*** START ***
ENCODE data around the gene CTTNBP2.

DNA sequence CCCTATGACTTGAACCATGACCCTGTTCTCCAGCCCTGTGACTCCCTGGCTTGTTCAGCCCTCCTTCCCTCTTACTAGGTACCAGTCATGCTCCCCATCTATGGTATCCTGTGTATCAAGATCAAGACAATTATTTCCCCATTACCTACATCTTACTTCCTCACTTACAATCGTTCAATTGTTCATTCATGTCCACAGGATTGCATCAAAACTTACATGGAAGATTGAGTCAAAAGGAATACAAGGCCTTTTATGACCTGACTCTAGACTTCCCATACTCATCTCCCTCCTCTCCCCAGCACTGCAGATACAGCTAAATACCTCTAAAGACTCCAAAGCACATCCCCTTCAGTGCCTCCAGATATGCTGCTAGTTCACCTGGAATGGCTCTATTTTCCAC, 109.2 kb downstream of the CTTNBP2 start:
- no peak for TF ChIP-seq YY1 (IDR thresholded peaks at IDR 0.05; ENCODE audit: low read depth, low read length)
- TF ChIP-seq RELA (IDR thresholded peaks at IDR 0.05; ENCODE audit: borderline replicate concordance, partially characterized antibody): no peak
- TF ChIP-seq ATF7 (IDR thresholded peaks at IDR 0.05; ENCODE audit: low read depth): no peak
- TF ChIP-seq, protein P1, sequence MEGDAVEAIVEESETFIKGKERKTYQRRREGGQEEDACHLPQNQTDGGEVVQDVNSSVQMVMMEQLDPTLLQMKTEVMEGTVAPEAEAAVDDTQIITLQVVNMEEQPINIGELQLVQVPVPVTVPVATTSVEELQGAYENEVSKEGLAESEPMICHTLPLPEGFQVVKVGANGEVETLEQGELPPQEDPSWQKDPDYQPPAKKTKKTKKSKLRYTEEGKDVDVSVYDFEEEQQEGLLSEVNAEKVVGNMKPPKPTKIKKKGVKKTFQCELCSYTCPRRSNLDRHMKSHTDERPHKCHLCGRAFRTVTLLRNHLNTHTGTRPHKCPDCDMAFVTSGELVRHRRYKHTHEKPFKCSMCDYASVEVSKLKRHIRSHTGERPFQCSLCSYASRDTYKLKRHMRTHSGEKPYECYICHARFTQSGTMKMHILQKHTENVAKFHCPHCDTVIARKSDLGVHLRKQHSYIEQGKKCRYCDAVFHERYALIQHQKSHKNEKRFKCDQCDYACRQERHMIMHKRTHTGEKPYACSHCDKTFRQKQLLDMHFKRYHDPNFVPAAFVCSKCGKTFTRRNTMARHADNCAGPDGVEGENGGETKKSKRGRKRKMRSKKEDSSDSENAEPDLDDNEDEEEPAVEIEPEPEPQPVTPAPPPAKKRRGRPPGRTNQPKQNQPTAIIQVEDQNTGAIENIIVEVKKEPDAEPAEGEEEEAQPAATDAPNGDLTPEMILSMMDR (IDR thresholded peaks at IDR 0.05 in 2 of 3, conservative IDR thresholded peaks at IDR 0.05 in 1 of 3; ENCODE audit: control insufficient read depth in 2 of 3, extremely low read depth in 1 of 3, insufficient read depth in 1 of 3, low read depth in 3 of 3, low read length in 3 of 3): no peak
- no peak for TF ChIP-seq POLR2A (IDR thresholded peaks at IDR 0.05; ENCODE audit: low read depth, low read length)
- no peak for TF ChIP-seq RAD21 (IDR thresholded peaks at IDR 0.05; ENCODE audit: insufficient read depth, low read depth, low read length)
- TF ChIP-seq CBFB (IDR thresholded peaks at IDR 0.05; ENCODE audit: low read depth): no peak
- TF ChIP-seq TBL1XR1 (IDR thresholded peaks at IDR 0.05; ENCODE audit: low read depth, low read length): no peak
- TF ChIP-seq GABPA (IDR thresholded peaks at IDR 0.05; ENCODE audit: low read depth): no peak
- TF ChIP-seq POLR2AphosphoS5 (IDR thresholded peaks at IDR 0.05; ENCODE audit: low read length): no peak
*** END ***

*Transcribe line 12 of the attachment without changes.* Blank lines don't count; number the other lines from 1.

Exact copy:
- TF ChIP-seq POLR2AphosphoS5 (IDR thresholded peaks at IDR 0.05; ENCODE audit: low read length): no peak